During the busiest capital markets boom most practitioners, including myself, have ever experienced, on October 13, 2021, in a whopping 432-page release, the SEC amended and modernized the filing fee payment methods and disclosure requirements. The amendments revise most fee-bearing forms, including Securities Act registration statements, schedules, and related rules to require companies and funds to include all required information for filing fee calculation in a structured format. The amendments also add new payment methods including ACH and debit and credit card options while eliminating the antiquated paper checks and money orders as a payment option.
The amendments are generally effective January 31, 2022. The changes in payment type options will be effective May 31, 2022. Pursuant to the transition provision, large-accelerated filers will become subject to the structuring requirements for filings they submit on or after 30 months after the January 31, 2022, effective date. Accelerated filers, certain investment companies that file registration statements on Forms N-2 and N-14, and all other filers will become subject to the structuring requirements for filings they submit on or after 42 months after the January 31, 2022 effective date. Compliance with the amended disclosure requirements other than the structuring requirements will be mandatory on the January 31, 2022 effective date.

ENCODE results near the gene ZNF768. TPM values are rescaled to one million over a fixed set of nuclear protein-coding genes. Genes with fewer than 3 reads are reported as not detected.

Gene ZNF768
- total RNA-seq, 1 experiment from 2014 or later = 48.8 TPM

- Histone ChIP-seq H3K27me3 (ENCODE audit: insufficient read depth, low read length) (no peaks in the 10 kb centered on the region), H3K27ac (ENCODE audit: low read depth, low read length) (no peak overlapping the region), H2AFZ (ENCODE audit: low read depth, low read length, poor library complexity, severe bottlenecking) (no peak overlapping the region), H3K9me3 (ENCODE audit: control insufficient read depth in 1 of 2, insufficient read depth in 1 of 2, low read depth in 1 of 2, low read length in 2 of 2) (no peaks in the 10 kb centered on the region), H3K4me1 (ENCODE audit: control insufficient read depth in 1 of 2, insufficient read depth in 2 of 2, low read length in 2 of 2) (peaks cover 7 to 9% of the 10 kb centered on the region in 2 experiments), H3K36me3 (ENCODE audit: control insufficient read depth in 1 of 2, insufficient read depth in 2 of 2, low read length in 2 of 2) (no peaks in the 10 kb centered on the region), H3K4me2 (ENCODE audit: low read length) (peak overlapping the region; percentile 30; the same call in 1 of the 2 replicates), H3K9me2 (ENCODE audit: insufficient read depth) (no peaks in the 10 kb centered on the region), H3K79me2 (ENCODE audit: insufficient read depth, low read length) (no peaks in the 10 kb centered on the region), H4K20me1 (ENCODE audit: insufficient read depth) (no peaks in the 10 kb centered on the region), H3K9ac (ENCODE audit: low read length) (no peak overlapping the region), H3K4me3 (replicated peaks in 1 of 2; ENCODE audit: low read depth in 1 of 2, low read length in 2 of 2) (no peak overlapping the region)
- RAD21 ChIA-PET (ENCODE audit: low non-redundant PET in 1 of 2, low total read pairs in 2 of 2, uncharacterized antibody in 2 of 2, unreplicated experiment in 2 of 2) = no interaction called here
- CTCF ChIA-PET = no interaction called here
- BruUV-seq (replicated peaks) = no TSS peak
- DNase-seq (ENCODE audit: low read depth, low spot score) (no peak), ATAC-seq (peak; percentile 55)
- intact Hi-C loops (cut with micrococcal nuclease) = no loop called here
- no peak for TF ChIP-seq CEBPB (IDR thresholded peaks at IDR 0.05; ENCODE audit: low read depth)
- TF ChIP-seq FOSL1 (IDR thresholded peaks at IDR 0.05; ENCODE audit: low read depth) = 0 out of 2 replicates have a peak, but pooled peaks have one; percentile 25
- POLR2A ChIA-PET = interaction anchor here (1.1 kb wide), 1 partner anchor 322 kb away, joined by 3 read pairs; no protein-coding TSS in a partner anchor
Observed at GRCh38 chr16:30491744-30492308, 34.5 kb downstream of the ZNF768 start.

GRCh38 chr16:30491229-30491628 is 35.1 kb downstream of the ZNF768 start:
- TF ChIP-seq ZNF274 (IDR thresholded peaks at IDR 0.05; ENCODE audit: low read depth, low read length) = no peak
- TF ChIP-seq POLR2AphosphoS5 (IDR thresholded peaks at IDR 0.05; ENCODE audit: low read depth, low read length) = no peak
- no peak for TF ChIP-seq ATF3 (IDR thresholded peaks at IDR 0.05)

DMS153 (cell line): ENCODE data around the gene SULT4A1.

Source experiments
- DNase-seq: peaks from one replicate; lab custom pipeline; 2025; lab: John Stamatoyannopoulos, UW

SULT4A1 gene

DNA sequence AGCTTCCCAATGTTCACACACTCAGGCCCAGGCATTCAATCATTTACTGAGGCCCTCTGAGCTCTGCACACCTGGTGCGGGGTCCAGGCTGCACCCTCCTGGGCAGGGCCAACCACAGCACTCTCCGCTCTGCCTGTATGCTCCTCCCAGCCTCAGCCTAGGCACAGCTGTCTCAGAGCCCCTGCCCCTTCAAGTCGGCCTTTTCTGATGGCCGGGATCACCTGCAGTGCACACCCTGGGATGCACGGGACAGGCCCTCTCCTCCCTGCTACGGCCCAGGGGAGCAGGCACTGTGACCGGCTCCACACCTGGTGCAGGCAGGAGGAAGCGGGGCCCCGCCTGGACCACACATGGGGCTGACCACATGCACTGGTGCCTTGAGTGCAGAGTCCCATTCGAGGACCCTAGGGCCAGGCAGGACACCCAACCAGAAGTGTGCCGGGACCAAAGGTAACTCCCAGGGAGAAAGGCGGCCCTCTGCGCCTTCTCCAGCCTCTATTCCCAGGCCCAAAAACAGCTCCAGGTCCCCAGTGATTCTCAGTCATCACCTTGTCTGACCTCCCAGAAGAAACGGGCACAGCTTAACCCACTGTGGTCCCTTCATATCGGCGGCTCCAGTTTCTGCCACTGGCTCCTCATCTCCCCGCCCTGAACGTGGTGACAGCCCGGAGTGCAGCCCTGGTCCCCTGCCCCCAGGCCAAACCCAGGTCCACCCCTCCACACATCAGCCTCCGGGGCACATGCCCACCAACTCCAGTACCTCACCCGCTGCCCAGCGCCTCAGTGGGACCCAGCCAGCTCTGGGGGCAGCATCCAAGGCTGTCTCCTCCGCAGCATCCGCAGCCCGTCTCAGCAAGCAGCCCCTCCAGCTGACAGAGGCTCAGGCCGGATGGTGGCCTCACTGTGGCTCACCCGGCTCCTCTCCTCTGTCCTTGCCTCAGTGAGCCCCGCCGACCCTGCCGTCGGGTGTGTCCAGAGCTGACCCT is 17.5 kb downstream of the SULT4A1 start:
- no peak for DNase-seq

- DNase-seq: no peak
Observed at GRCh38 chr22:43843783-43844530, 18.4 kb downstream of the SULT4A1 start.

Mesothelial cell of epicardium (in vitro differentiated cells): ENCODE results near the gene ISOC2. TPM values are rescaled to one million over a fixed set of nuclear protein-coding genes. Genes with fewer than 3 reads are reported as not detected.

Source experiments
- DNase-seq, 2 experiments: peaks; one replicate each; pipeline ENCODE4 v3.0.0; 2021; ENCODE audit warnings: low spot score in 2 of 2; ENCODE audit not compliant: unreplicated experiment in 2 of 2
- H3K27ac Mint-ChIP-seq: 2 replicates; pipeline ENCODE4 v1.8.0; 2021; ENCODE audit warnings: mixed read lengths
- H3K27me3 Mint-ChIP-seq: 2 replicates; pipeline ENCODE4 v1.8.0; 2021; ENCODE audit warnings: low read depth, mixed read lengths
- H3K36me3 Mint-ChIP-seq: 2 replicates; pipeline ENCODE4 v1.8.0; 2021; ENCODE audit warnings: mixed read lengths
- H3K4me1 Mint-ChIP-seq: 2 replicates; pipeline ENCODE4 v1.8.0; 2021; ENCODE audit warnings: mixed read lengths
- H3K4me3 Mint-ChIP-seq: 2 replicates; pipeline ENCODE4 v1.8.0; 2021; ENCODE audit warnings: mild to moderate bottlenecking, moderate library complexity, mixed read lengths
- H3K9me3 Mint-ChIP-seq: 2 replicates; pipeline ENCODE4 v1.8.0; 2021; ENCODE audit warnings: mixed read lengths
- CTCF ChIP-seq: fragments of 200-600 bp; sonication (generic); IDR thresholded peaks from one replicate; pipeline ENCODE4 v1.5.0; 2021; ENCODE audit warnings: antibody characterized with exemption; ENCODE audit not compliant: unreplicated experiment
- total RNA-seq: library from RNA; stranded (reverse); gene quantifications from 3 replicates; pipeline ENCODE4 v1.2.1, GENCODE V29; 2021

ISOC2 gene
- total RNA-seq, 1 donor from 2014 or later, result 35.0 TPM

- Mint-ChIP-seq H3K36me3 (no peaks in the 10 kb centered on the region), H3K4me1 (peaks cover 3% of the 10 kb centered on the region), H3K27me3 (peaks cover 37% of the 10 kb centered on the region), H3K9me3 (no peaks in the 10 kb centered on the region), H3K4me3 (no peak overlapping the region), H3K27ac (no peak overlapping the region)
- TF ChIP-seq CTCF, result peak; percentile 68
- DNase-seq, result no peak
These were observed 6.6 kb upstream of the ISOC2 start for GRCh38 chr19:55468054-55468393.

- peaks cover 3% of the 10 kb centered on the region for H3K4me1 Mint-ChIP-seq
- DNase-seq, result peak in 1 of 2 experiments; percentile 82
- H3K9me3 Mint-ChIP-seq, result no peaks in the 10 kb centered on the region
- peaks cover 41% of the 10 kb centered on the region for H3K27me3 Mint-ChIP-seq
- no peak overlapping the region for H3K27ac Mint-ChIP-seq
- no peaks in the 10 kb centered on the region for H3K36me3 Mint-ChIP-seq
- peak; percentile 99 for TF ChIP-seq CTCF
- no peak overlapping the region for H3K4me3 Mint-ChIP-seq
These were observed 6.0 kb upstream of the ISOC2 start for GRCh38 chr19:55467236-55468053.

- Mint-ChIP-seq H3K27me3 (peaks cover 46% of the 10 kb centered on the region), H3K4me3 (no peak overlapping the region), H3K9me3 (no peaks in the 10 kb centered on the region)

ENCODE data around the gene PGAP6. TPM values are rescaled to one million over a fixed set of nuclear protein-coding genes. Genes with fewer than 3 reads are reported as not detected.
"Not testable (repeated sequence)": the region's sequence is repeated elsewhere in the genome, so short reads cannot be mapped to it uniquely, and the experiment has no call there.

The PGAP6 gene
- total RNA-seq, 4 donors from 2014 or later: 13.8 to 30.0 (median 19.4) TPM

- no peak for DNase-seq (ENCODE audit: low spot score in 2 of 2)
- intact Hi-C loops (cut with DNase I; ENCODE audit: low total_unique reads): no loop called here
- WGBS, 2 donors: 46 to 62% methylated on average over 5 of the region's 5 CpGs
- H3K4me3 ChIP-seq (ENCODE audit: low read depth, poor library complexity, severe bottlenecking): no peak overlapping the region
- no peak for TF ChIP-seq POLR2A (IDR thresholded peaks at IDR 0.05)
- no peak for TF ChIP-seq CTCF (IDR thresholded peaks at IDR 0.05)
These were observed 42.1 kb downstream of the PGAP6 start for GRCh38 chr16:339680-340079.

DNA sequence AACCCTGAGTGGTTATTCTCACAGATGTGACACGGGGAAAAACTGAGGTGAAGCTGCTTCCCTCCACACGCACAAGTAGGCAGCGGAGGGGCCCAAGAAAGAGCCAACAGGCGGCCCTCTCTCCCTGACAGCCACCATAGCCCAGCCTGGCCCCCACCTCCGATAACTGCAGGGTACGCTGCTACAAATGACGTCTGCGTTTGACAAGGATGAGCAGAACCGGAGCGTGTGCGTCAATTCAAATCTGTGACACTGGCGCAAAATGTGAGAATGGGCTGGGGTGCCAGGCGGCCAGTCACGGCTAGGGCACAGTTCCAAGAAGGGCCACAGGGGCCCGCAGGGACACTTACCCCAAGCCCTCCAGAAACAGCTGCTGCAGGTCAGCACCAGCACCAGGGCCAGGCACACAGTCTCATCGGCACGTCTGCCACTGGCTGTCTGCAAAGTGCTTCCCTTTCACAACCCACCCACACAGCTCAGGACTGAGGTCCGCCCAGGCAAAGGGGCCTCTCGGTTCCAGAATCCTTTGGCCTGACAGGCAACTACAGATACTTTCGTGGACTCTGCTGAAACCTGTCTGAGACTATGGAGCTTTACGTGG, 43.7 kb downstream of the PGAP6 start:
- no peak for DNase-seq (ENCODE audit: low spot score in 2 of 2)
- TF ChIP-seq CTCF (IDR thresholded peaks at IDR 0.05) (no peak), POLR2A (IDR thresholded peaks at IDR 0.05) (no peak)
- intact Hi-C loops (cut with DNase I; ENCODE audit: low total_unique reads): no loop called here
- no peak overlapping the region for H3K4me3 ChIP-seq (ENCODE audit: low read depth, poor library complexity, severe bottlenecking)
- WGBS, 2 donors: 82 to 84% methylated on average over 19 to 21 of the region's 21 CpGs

Separately, effective October 1, 2021, the SEC lowered its filing fees from $109.10 per million dollars registered to $92.70 per million dollars.
The SEC assesses filing fees on operating companies and investment companies (Funds) that engage in certain transactions involving publicly offered securities, including registered securities offerings, tender offers, and mergers and acquisitions. In addition, Funds are assessed fees on an annual basis for open-end Funds and unit investment trusts. The current methods to process and validate filing fee information are highly manual. The information generally is not machine-readable, and filers are not always required to report the underlying components of the fee calculation. Accordingly, calculations can be difficult and prone to error adding burdens on both the filer and SEC staff.
Currently the SEC staff conducts a manual review of the filing fee information for every fee-bearing filing that is filed with the SEC. The amendments are intended to improve filing fee preparation and payment processing by facilitating both enhanced validation through filing fee structuring and lower-cost, easily routable payments through the ACH payment option.
Structured Reporting Format
The amendments create a structured reporting format for all filers across all fee-bearing forms. In addition, the explanatory notes will now be required to include all information data points for the filing fee calculation. The structured data will be required to use Inline XBRL (for more on Inline XBRL, see https://securities-law-blog.com/2018/08/21/sec-adopts-inline-xbrl/?hilite=%27inline%27%2C%27xbrl%27 ). The new format is designed to allow the SEC staff to quickly identify and correct errors, and also adds a technological component such that the EDGAR system will automatically check the filing-fee-related information for internal consistency. The new format also eliminates the filer’s need to enter duplicate filing fee information in the header and the body of the filing, thereby avoiding the possibility of entering inconsistent data.